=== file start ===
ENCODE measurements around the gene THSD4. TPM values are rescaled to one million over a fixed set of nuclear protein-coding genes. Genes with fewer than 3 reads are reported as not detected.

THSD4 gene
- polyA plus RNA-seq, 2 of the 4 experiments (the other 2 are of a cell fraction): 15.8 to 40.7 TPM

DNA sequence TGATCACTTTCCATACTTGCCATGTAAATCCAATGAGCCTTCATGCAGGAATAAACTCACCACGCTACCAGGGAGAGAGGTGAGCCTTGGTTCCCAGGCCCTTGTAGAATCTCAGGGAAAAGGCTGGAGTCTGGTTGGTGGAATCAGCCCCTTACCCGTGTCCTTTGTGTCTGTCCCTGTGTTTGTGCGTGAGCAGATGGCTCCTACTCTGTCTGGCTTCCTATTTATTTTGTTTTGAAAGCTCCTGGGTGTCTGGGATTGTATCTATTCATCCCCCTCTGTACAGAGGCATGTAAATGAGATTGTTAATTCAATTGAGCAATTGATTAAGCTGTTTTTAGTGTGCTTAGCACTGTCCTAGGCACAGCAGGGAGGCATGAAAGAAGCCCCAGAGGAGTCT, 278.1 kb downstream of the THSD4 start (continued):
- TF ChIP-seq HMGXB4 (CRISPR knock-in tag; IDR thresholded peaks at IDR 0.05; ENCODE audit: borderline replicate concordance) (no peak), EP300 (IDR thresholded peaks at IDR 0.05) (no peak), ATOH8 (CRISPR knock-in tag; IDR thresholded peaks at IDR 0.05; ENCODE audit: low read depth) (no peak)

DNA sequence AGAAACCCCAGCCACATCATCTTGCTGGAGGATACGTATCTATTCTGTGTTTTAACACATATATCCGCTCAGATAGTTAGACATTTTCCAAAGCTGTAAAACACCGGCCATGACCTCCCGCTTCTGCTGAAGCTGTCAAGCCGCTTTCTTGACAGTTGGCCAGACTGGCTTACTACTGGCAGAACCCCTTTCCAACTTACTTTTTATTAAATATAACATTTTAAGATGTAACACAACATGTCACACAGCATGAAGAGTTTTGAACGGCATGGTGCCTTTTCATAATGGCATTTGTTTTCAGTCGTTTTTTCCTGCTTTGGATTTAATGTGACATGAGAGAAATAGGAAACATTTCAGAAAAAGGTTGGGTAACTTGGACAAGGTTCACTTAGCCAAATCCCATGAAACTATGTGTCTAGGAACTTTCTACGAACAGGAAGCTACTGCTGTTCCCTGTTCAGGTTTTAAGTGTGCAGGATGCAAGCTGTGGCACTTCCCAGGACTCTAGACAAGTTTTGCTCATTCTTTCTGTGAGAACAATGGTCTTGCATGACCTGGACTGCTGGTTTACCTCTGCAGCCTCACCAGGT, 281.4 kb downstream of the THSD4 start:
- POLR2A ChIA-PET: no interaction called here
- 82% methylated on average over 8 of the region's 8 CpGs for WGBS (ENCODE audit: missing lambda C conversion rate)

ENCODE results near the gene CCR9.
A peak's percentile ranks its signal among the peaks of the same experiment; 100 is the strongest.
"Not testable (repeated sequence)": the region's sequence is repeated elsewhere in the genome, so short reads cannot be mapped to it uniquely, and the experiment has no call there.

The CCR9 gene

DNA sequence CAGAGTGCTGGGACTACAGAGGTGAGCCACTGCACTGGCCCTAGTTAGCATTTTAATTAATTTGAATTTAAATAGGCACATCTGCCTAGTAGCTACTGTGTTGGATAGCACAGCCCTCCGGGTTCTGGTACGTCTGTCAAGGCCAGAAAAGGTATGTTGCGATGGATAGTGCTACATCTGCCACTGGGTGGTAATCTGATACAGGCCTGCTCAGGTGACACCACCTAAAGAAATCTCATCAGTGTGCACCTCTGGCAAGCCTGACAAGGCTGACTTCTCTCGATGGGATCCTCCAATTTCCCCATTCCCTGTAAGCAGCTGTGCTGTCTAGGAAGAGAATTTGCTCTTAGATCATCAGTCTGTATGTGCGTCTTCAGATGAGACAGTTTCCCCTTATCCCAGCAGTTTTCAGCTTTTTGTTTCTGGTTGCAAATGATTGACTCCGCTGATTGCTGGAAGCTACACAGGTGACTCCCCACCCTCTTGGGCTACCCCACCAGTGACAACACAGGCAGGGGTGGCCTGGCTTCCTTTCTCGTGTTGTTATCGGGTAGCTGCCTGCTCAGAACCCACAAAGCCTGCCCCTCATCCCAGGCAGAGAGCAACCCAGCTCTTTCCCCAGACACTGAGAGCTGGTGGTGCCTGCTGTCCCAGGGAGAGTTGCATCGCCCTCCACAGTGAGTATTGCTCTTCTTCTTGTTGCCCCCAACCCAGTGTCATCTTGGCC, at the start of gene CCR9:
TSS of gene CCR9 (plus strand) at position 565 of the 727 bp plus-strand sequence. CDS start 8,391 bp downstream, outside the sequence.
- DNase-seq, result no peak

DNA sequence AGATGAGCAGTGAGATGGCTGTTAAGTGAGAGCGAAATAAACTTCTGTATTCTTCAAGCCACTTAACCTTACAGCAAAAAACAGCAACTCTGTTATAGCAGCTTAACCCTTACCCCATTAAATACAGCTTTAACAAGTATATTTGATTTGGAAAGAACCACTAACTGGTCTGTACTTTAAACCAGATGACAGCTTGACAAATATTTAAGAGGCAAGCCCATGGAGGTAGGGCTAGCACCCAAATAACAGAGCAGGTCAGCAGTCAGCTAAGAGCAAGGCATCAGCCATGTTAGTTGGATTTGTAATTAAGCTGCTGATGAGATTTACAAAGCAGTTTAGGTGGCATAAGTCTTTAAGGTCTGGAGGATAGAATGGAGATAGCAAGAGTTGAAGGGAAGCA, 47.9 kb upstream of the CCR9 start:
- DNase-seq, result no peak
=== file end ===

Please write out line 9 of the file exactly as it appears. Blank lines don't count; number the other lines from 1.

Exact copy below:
ENCODE results near the gene CCR9.